Laakhon Mein Ek is brilliant, but no genius takedown of IIT coaching nightmare
The Amazon Prime Original series is created by Biswa Kalyan Rath, a stand-up comedian who went to an IIT himself.
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To have your protagonist — or one of your primary cast members, at the very least — shoot a YouTube video is becoming a very popular device in both Hollywood and Bollywood. The DIY ethos of such an endeavour communicates an "underdog-on-the-rise" vibe that would, in times gone by, have taken up several scenes and dialogues to establish. And so we have Zaira Wasim YouTubing her way to fame in the upcoming film Secret Superstar. A few years ago, Devi Lal (Salman Khan) fighting off goons in Kick was secretly shot and propelled to online fame. The recent Netflix stoner comedy Disjointed features some hilarious scenes that use this device, not least the ones featuring fan favourites Dank and Dabby, uber-stoners and YouTube stars.
Which is why the first scene of Laakhon Mein Ek felt particularly apt — the protagonist Aakash Gupta (Ritwik Sahore, rock-solid with moments of brilliance) is shooting a YouTube video of himself mimicking various Bollywood actors, calling it "Aakash Ki Aawazein" (Aakash's voices). There was a time when YouTubing your own act had novelty value, but now not so much. This chimes well with the show's double-meaning name: "Laakhon Mein Ek" literally means "one in a million"; a remarkable person or thing. But "one in a million" can also refer to the nameless, faceless everyman, lost in a crowd of near-identical peers. And therein lies the crux of the story: when a very specific achievement is being chased by tens of millions of people, including everyone around you, can you still say you're in pursuit of something special? And when you do reach that specific endpoint, can you still say the whole thing was an exercise in free will?
In the world of this show, this specific endpoint is a seat at an IIT (Indian Institute of Technology). Laakhon Mein Ek, an Amazon Prime original, is set at a Vijayawada residential coaching institute (named "Genius Infinity" with straight-faced hyperbole) which feels like a composite of every coaching class horror story you have ever heard. At the beginning of the show, we see Aakash's parents soft-coercing him into joining Genius Infinity, even though he himself is convinced that he has no aptitude for science. Despite his low marks in the Class X board examinations (55 per cent), Aakash's parents are convinced that hard work and sheer will are enough to close the gap, to overcome the odds.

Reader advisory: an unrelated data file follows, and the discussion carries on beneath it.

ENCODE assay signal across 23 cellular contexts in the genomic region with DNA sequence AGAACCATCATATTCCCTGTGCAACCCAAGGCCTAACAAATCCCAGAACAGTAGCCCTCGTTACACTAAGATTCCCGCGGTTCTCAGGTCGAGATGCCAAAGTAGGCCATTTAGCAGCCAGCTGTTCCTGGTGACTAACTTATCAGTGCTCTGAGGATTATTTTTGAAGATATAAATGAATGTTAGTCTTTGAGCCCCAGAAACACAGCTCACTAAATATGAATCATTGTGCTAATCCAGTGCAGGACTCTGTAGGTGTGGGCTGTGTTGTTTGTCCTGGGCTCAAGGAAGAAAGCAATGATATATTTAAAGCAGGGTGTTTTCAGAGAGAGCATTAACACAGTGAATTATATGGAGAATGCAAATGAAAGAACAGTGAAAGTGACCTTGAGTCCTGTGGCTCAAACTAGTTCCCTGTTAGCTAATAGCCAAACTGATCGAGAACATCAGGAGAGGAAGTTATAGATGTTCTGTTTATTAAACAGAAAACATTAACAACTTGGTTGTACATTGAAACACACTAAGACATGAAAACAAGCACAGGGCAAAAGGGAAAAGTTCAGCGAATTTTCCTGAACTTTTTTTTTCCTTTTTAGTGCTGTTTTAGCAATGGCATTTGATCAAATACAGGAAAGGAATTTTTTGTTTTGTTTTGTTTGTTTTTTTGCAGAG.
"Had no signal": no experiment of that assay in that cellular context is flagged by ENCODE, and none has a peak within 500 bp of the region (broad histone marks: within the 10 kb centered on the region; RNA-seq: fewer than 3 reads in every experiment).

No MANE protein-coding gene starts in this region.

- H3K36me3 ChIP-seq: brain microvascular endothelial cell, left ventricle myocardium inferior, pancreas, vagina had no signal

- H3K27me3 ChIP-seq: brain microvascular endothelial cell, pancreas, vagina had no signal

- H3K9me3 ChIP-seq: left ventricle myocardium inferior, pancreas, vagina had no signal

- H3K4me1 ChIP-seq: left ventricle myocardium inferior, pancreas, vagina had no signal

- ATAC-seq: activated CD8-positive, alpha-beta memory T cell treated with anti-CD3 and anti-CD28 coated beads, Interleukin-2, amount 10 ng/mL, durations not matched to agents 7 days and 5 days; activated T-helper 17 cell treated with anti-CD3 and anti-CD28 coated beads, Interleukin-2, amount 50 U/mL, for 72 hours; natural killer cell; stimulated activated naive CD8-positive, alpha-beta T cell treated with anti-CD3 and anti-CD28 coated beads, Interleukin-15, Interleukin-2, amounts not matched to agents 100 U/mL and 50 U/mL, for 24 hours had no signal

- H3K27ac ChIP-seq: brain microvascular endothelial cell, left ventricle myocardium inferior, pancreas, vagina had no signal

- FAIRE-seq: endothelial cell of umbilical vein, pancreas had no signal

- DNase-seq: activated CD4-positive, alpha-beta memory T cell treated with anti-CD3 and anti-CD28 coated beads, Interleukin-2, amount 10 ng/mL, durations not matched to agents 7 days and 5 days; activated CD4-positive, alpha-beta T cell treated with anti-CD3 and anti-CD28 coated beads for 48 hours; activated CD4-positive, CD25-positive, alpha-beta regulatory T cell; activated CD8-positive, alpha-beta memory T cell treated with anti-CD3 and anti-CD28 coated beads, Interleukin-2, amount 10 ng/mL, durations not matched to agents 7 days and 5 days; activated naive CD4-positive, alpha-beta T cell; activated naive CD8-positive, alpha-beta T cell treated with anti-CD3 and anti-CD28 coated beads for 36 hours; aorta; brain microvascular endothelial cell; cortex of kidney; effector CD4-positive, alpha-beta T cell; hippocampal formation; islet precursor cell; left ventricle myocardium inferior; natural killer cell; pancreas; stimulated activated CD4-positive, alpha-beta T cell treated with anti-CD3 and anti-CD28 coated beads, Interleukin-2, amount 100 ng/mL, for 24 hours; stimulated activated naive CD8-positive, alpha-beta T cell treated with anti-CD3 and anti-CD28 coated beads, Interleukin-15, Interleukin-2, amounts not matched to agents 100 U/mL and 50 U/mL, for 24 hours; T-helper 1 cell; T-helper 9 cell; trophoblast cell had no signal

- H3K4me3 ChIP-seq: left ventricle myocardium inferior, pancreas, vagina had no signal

The odds, as Aakash finds out, are enormous. From the day he steps inside Genius Infinity, it is clear that everything is stacked against him. He has been placed in the infamous Section D, allotted to students in lowest bracket of Class X marks. Section D students are stuffed in painfully cramped rooms, they receive the worst food, classroom teaching is virtually non-existent and for the most part, they are left to their own devices. And all this while actually paying more than sections A-C, who receive "scholarships" on account of having higher Class X marks. In this hostile atmosphere, Aakash quickly makes friends with two fellow Section D travellers, Chudail (Alam Khan, delightfully uninhibited) and Bakri (Jay Thakkar, starts off as a caricature but comes into his own nicely). The Genius Infinity racket is steered with an iron fist by Mr Moorthy and his man Friday, Bala.
Once the initial, predictable comedic hijinks are out of the way (these do include some enjoyable tomfoolery, still, courtesy Chudail), the show gets down to what I see as its two big themes: a) Privilege and b) the tyranny of the bourgeois Indian hivemind.
Laakhon Me Ek has been created by Biswa Kalyan Rath, the up-and-coming stand-up comedian who went to an IIT himself.
Let us discuss the latter first. Aakash's parents, the Guptas, are drawn with broad brushstrokes, true. But they remain representative of the salaried middle-class in India. Mr Gupta has a distinctly Nehruvian belief in the indomitable power of hard work and sincerity: he is austere, unrelenting, and uses the moral high ground to power through whenever he senses Aakash resisting his bullying. Mrs Gupta is, well, a somewhat lazily written mother. I would have liked to see her doing something other than conduct pujas and feed her son and try to tone down Mr Gupta's stentorian heat (all well-established Reema Lagoo territory). But within those constraints, she plays her part well.